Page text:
The nuclear ban treaty, Pine Gap and the Nobel Peace Prize via

Richard Tanter


At root, building more nuclear weapons and banning nuclear weapons are the two logical opposite responses to the fact that there are still thousands of nuclear weapons on hair-trigger alert. With sober-minded experts putting the chances of war in Korea at 50/50, any thought of war with 75 million Koreans living in an area the size of Victoria is horrific, even if, by sheer dumb luck, we avoid escalation to nuclear war.


The nuclear ban treaty is a rebellion by the majority of the world’s governments in the face of half a century of empty promises by the nuclear weapons states.  The treaty strategy is clear and clear-headed. By passing a law to prohibit the use, using, testing, developing, producing, manufacturing or stationing nuclear weapons – or assisting any of these activities – these countries are saying to the nuclear weapons states that what they are doing in their ‘self-defence’ is utterly illegitimate and criminal.

It is hardly a surprise that all the nuclear weapons states boycotted the treaty negotiations. The US warned their nuclear-supporter allies like Australia, which had been playing an enthusiastic spoiler role in the run-up, to not take part.

Already the existence of a law, to which these nuclear states and nuclear-supporter states are not party, is having its key planned effect – to set a global norm of international legitimacy which stigmatizes those who hold the threat of nuclear war over the rest of the world.  Critically, it forces the defenders of nuclear deterrence to justify themselves, to try to refute the scientific evidence that any use of nuclear weapons will be catastrophic, that a ‘limited nuclear exchange’ will cause abrupt climate change with decades-long global humanitarian consequences and famine, and that as the Red Cross says there is simply no conceivable effective medical response to even a single detonation of a nuclear weapon in a city.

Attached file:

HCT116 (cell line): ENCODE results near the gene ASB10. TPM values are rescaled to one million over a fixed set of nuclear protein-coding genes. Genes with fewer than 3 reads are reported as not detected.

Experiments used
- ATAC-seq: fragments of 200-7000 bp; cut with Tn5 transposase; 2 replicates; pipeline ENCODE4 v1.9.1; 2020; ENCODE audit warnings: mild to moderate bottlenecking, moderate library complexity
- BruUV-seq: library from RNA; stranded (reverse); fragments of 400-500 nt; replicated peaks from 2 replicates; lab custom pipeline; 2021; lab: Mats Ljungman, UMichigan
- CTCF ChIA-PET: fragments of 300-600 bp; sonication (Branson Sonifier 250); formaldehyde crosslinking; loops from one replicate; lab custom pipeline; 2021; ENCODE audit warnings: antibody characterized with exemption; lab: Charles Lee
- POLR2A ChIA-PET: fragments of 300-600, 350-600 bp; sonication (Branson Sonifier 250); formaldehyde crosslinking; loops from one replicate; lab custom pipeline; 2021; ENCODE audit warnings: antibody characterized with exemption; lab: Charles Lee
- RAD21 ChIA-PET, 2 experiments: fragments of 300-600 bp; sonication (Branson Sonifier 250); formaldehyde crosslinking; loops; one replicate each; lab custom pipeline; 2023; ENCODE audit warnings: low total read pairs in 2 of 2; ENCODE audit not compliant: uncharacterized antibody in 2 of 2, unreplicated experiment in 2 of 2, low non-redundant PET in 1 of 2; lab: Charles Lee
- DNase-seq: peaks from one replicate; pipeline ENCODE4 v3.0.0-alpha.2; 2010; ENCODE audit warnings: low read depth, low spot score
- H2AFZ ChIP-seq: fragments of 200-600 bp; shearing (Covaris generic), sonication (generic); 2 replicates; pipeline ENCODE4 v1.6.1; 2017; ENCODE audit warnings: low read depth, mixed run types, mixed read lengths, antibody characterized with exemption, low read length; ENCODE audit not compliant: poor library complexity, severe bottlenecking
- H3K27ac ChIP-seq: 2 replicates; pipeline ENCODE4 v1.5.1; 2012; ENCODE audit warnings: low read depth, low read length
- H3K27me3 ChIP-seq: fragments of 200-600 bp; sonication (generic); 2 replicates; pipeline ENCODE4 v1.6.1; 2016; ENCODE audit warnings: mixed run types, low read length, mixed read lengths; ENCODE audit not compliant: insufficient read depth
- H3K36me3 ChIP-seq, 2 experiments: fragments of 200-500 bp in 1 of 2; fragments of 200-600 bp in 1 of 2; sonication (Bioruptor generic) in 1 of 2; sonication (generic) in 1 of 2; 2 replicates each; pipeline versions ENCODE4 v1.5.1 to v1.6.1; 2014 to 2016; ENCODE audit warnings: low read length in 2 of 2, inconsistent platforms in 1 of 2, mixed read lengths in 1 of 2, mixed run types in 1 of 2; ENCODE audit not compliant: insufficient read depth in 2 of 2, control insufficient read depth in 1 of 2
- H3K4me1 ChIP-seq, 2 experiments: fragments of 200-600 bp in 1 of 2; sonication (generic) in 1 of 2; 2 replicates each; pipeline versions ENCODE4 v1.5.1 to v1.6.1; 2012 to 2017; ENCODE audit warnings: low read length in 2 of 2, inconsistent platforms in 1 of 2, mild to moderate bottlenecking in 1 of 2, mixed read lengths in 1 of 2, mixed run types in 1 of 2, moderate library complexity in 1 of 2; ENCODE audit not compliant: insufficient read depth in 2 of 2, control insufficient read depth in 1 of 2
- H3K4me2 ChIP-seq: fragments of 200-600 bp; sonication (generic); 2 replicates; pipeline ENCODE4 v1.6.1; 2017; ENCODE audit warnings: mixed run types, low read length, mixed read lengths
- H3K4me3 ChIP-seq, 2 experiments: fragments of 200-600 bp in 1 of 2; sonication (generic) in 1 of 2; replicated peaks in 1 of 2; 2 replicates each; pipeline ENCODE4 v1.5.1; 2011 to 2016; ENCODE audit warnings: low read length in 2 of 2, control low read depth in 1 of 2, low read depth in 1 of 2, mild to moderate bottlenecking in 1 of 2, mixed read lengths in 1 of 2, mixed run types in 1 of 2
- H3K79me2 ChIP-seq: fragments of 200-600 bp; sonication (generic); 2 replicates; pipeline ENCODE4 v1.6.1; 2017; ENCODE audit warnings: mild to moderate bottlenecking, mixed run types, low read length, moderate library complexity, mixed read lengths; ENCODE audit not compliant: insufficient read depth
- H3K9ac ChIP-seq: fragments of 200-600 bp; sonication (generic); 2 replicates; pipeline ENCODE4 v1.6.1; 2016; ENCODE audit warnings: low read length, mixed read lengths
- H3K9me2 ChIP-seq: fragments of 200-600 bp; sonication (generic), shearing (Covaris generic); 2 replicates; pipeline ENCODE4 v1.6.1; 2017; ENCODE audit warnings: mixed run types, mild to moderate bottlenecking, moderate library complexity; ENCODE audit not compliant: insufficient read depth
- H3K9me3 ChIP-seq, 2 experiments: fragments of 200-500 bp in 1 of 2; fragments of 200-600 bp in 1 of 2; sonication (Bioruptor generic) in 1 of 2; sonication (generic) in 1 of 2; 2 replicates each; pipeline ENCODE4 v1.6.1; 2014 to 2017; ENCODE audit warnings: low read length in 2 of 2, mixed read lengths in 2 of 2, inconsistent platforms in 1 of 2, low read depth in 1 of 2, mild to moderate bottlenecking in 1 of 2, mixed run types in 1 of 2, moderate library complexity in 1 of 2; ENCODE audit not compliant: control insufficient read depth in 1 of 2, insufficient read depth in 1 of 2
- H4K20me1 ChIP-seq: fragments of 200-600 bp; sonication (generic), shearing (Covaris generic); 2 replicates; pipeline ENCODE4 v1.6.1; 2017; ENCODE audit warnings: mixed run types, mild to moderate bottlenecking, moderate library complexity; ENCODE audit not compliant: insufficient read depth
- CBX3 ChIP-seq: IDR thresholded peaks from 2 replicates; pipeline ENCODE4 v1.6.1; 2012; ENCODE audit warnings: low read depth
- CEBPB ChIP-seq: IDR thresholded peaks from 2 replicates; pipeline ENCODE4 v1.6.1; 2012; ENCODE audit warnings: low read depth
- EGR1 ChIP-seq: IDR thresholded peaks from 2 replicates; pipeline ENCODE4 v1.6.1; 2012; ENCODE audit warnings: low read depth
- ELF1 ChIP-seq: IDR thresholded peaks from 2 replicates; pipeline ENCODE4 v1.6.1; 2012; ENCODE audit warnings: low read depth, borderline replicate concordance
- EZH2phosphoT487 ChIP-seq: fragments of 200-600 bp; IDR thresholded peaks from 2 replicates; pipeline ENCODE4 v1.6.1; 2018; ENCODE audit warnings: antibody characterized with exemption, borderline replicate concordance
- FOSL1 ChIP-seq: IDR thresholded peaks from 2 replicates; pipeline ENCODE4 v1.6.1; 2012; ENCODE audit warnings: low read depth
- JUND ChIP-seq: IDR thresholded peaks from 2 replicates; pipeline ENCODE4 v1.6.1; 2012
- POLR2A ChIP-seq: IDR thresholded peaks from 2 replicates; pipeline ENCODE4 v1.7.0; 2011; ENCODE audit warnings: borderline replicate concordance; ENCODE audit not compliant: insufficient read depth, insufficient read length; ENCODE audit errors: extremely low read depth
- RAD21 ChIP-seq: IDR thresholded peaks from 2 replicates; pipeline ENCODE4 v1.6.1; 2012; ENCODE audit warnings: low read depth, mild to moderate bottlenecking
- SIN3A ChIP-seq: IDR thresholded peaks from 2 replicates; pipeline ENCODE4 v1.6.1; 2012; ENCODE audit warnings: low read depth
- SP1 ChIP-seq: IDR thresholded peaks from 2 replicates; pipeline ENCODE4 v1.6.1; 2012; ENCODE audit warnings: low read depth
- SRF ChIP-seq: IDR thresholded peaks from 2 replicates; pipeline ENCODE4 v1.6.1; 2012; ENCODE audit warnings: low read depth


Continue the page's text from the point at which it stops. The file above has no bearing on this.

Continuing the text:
Most importantly for Maralinga and the nuclear sacrifice zones of the Pacific, the treaty also provides for assistance to nuclear weapons survivors and for the remediation of nuclear test sites.

ICAN Australia was determined that nuclear survivors from Japan, Australia, the Marshall Islands and French Polynesia would get to the treaty negotiations, to bring a sense of the lived experience of nuclear weapons to the diplomats, skilled and determined though they were, coming from very different worlds.  Karina and Rosemary Lester, Sue Coleman-Haseldine and other Pacific nuclear survivors brought indigenous voices and the experience of nuclear colonialism to the heart of the talks, with great effect.

And now, a Nobel Peace Prize to ICAN, which started in Melbourne, and grew into a global coalition.  Pretty amazing, and so wonderful for so many people well beyond ICAN.


Whether that demand would lead to genuine reform or a US decision to close the base will depend on whether an Australian government can develop a spine and comply with new international law – whatever the US thinks.

New Zealand was the first nuclear-supporter American ally to break from the mould. For all the US and Australian shouting at New Zealand after the passage of its New Zealand Nuclear Free Zone, Disarmament, and Arms Control Act, the US and New Zealand have made up with non-nuclear business as usual.

A non-nuclear alliance is possible.



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